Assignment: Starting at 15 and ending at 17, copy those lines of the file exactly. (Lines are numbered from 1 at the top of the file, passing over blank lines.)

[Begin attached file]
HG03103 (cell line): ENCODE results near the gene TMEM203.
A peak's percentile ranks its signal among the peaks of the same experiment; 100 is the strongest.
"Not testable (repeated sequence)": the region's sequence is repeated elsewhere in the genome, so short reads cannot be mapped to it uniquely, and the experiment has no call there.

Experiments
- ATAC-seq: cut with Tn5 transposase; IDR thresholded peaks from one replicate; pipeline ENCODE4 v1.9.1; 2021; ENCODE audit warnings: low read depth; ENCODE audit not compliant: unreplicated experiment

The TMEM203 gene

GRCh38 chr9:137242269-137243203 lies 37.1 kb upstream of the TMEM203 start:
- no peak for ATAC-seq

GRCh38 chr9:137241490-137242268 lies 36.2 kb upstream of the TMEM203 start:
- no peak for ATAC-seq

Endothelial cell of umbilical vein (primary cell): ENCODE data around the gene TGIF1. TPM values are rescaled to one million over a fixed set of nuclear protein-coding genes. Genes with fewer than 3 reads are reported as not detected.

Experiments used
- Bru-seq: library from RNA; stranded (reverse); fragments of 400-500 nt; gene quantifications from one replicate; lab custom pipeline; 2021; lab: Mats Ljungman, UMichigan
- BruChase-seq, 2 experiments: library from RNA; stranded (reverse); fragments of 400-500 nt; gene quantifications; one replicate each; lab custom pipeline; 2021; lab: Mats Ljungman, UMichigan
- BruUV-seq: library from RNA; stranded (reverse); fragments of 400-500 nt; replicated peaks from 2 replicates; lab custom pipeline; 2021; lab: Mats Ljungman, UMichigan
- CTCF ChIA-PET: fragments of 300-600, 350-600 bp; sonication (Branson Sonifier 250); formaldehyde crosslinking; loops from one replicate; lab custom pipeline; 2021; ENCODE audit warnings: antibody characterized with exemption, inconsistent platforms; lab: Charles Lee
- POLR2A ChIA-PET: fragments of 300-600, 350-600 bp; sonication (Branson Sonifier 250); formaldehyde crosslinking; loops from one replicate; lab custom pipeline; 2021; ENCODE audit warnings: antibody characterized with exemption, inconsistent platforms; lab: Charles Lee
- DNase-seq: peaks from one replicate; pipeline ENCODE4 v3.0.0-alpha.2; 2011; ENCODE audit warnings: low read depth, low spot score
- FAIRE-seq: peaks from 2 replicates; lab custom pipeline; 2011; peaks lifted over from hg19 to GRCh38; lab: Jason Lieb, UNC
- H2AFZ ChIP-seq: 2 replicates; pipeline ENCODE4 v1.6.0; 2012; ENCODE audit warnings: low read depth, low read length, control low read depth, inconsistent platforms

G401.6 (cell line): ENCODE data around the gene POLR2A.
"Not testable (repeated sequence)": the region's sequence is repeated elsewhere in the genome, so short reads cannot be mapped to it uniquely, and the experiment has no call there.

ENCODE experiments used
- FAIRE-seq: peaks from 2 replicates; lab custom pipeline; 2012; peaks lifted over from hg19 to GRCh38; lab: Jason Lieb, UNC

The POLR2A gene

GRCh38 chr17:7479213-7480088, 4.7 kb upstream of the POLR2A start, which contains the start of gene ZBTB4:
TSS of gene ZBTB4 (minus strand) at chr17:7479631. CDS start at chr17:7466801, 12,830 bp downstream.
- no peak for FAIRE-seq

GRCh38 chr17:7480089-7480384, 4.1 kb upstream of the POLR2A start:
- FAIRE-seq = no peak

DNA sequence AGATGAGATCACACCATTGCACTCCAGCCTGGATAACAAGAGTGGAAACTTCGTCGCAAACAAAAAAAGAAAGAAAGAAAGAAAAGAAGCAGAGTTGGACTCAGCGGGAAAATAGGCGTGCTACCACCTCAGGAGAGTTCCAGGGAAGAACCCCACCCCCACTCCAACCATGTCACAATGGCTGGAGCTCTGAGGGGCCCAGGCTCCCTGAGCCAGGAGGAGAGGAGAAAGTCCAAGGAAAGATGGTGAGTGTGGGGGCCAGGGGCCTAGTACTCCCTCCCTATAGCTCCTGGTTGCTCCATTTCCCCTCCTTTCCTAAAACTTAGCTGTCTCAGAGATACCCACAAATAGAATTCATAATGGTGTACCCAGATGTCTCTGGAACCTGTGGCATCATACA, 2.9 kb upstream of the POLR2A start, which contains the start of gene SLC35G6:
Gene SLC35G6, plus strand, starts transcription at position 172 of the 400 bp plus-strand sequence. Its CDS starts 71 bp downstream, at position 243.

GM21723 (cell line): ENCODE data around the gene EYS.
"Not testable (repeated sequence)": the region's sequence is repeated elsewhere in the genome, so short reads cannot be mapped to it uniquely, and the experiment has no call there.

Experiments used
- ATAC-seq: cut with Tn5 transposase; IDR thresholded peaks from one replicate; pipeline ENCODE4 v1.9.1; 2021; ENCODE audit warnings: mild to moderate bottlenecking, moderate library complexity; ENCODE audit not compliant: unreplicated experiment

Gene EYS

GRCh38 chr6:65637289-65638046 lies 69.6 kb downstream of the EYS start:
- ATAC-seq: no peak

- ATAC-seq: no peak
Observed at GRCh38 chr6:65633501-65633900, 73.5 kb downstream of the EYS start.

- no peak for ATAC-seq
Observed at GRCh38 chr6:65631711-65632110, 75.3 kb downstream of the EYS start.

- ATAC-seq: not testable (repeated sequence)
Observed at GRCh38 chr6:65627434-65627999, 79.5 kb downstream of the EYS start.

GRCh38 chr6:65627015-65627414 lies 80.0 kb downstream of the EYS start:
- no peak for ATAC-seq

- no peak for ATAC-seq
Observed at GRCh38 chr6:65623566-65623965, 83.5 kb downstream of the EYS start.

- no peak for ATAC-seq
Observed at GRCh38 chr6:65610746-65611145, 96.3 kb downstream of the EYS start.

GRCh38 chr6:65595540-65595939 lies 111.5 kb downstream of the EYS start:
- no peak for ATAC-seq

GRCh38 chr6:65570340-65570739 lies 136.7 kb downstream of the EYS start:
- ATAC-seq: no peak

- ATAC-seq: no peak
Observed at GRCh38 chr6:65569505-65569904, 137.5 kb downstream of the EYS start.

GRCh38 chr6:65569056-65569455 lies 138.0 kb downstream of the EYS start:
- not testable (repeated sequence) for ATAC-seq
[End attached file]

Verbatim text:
- BruUV-seq: library from RNA; stranded (reverse); fragments of 400-500 nt; replicated peaks from 2 replicates; lab custom pipeline; 2021; lab: Mats Ljungman, UMichigan
- CTCF ChIA-PET: fragments of 300-600, 350-600 bp; sonication (Branson Sonifier 250); formaldehyde crosslinking; loops from one replicate; lab custom pipeline; 2021; ENCODE audit warnings: antibody characterized with exemption, inconsistent platforms; lab: Charles Lee
- POLR2A ChIA-PET: fragments of 300-600, 350-600 bp; sonication (Branson Sonifier 250); formaldehyde crosslinking; loops from one replicate; lab custom pipeline; 2021; ENCODE audit warnings: antibody characterized with exemption, inconsistent platforms; lab: Charles Lee